Owning Rental Property
Many people today are intrigued with the idea of owning investment real estate. It sound like an awfully simple way to make money: Owning property, renting it out to tenants, and collecting rent payments. The truth is, it can be an extremely profitable venture, or it can be a train wreck.
An individual who is purchasing rental property for the purposes of income has a long road ahead of him, and he should be involved every step of the way to ensure that his investment turns out in the end.
The first step in figuring out if you're ready to own investment property is to ask yourself how much money you have to pay up front. Buying your own home can require costly down payments, but investment properties generally require that plus much more. You may very well have to come up with not only the down payment on the property, but also the cash needed to bring the place up to code and rental standards. There are different standards for a rental property than for a private home. Unless the place you purchase has been a rental before, expect to be shelling out quite a bit of cash upfront.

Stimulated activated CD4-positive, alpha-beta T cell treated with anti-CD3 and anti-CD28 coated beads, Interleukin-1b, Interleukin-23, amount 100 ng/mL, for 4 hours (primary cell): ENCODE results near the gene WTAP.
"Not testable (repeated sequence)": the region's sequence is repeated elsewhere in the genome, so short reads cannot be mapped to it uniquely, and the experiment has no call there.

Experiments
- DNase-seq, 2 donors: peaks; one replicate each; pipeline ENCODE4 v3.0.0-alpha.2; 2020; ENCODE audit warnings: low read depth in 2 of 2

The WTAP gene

Keep in mind, there are loans available for those buying rental properties. But rates and terms for investment real estate loans are harsher than those for private homes, since lenders believe there is not as much emotional investment for the borrower, and so their loan is more at risk. Explore your options and check into a few different lenders, trying to get the best loan rates you can. It may not be easy, but if you are not planning to back down from the task, you will not be wasting your time.
Once you manage to get your property renovated and you're ready to go, you'll face the issue of finding good tenants through the screening process. You can certainly hire a property manager to help you out here, as well as to deal with repairs that come up later, but most small landlords are much better off doing this process themselves. Screen tenants carefully and don't let emotional involvement get in the way. Set some standards regarding credit reports and income, and stick to them regardless of who walks in your door.
Don?t expect to make a profit at first. Your rate of return is going to be small, even if you have done the math and figured out your rent cost as carefully as possible. Also prepare yourself for unexpected repairs which are going to bring down your profit margin and require some work on your part. The first three years of a rental property are, typically, the shakiest. If you're committed to being a landlord, you're not afraid to roll up your sleeves, and if you're planning to stick with it, you can reasonably expect a decent profit at some point in the future.
About the Author: Kirsten Hawkins is a real estate expert from Nashville, TN. Visit http://www.king-of-real-estate.com/ for more information on real estate, mortgages, and finding the house of your dream.